wilson.gray at RCN.COM
Fri Aug 20 06:03:06 UTC 2004
On Aug 20, 2004, at 12:14 AM, Laurence Horn wrote:
> ---------------------- Information from the mail header
> Sender: American Dialect Society <ADS-L at LISTSERV.UGA.EDU>
> Poster: Laurence Horn <laurence.horn at YALE.EDU>
> Subject: Re: Dueling dialects
> At 9:53 PM -0400 8/19/04, Wilson Gray wrote:
>> While chatting with the locals down home in Texas, my brother
>> that the star of a certain movie was Gary Cooper. He pronounced the
>> name in the St. Louis dialect, so that it rhymed with "merry souper."
>> Said locals immediately burst into peals of laughter and kept asking
>> him to repeat the name so that they could laugh some more. When asked
>> for the proper pronunciation, the locals responded with, approx.,
>> [ge:IrI kUp@], wherein "U" is the "oo" of "Booker." Further discussion
>> revealed that, though the locals had obviously noted the difference
>> between their pronunciation of "Gary" and that of my brother, what had
>> struck them as ridiculous beyond words was his pronunciation of the
>> "oo" of Cooper as approx. [u:].
>> After I had related this story to a European-American friend who
>> a St. Louisan, he commented, "Well, no wonder they laughed at him.
>> Everybody knows that the proper pronunciation is [gaeri]!"
>> -Wilson Gray
> You bring up, I believe, the issue of pre-rhotic front non-high vowel
> neutralization vs. differentiation, which is certainly not constant
> across European-American dialects. As a duellist who happens to hail
> from NYC, I maintain the classical 3-way distinction: Mary [e],
> merry [E], marry [ae]. -arry names like "Barry" or "Harry" (I could
> never understand those "Harry"/"hairy" puns) have the [ae] vowel of
> "bat". The key (or so I've rationalized it) is the closed syllable
> indicated by the geminate. "Mary" and "Car(e)y", on the other hand,
> have the "long a" that also shows up in "fairy", "hairy", etc. And
> "Perry", "Kerry", "Terry" have the open E (epsilon) of "bet" (albeit
> with R coloring). So what of Gary Cooper? Well, he's a one-R Gary,
> so he rhymes with Mary--no [ae] for him (for me). Garry Moore, on
> the other hand, in principle does get an [ae]. I know, talk about
> your spelling pronunciations...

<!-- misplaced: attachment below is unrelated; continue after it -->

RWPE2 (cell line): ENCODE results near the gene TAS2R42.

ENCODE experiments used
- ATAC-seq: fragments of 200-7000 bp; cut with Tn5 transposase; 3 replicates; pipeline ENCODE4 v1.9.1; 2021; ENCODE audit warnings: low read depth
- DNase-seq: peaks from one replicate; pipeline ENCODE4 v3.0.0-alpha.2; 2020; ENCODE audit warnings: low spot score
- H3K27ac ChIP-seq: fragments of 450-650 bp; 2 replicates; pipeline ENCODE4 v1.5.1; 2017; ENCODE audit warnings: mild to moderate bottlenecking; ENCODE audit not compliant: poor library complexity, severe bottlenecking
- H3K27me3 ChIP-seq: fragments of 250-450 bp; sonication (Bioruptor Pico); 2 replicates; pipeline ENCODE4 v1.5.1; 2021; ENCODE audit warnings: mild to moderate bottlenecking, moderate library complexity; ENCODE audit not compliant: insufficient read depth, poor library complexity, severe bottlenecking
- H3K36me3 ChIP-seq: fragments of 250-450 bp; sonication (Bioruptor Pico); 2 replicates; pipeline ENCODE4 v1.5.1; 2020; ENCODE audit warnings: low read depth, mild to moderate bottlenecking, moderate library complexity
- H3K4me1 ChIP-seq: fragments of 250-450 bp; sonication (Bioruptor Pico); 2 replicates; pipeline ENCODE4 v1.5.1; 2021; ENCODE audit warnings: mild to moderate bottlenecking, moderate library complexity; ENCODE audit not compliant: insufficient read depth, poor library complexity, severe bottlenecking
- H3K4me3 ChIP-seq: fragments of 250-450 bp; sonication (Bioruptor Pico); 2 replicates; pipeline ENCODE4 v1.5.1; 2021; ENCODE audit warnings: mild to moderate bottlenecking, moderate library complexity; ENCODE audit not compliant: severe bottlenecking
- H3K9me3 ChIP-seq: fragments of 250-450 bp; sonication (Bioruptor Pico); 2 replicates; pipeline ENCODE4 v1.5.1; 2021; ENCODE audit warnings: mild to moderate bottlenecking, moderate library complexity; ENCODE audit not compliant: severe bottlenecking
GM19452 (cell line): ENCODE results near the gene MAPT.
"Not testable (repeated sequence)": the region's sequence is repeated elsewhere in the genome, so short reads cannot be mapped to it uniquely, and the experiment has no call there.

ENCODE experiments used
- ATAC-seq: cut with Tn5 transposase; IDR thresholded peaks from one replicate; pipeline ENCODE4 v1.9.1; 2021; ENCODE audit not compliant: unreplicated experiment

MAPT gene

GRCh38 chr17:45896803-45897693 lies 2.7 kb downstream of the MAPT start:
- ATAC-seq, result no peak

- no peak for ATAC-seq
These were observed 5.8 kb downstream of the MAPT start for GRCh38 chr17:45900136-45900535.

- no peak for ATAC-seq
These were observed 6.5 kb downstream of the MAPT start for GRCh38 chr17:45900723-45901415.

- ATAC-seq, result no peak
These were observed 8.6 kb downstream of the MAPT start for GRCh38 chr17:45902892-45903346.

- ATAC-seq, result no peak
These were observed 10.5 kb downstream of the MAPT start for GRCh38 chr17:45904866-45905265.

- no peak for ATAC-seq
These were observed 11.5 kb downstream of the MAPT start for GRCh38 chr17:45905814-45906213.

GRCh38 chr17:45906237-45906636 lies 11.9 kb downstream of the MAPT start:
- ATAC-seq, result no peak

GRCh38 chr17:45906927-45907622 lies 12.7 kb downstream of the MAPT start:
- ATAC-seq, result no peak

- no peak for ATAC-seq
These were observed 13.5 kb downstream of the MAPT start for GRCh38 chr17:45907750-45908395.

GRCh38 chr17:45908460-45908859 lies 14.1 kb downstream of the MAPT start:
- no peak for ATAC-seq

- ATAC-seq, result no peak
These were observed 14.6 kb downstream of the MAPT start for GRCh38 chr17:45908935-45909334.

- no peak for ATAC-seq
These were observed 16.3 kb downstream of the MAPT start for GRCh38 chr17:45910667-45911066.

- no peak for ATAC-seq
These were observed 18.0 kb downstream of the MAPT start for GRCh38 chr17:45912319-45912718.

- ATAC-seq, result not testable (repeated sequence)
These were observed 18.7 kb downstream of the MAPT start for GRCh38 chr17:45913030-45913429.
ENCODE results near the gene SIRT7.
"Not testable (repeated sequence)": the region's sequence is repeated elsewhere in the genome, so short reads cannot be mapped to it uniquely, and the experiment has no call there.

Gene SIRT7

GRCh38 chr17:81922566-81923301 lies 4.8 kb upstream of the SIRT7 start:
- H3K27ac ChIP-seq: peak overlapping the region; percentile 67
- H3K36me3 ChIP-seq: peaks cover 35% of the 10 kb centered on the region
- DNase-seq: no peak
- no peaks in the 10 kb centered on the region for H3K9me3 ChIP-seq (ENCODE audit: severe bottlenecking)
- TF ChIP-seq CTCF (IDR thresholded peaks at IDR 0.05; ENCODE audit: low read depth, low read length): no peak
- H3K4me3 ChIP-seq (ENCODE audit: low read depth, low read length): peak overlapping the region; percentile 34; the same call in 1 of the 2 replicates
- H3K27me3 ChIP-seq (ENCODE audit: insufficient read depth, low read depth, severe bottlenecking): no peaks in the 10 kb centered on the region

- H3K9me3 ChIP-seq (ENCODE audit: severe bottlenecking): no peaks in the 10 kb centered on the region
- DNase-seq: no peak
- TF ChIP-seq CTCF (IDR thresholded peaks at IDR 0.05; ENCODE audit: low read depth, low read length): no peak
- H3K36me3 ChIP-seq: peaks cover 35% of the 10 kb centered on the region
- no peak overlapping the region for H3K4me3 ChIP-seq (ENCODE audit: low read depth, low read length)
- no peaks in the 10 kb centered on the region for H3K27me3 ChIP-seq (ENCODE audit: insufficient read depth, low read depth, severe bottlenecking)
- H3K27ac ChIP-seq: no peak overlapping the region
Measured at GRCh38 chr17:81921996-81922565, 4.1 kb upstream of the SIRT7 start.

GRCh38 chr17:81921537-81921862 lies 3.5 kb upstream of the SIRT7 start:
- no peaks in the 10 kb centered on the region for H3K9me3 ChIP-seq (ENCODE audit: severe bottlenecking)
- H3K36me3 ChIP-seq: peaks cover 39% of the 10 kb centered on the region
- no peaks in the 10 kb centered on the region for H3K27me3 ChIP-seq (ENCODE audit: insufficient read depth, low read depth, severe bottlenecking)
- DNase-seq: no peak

> Needless to say, this description does not characterize all NYC
> speakers, much less the class of European-Americans as a whole, most
> of whom quite blithely merge all these pre-R vowels. Careless of
> them, but what can I say? (Well, if I were dInIs, I would impugn
> their ancestry and intelligence, but we New Yorkers are much too
> polite to indulge in that sort of activity...)
> l[ae]rry (not to be confused with Frank Lary [le:ry], the old
> Yankee-killing Tiger pitcher)
In other words, Larry, the old pun, "It was a great party and everybody
was feeling merry... Till Mary got pissed and left" wouldn't work for
you any more than "Chicago Which Hunt" worked for me.
Actually, with reference to the anecdote, there are a couple of aspects
of it that I find odd or funny-ha! ha!. Why didn't the difference
between my brother's [gEri] and their [ge:rI] also strike the local
yokels as worthy of derision, whereas his [kup at r] versus their [kUp@]
had them virtually rolling in the aisles? They laughed their asses off
wrt [u] v. [U] and totally ignored [E] v. [e:]. That's odd.
On the other hand, I found it rather amusing that my friend ignored the
[kup at r] v. [kUp@] dichotomy and smoothly and unexpectedly introduced
the [gEry] v. [gaeri] dichotomy in its place. I'm quite accustomed to
hearing [gaeri] instead of [gEri], so that dichotomy doesn't strike me
as either odd or funny. But the way that he subtly pointed out to me
that there's more than one way to skin a phonetic cat, catching me
totally off guard, did make me laugh.
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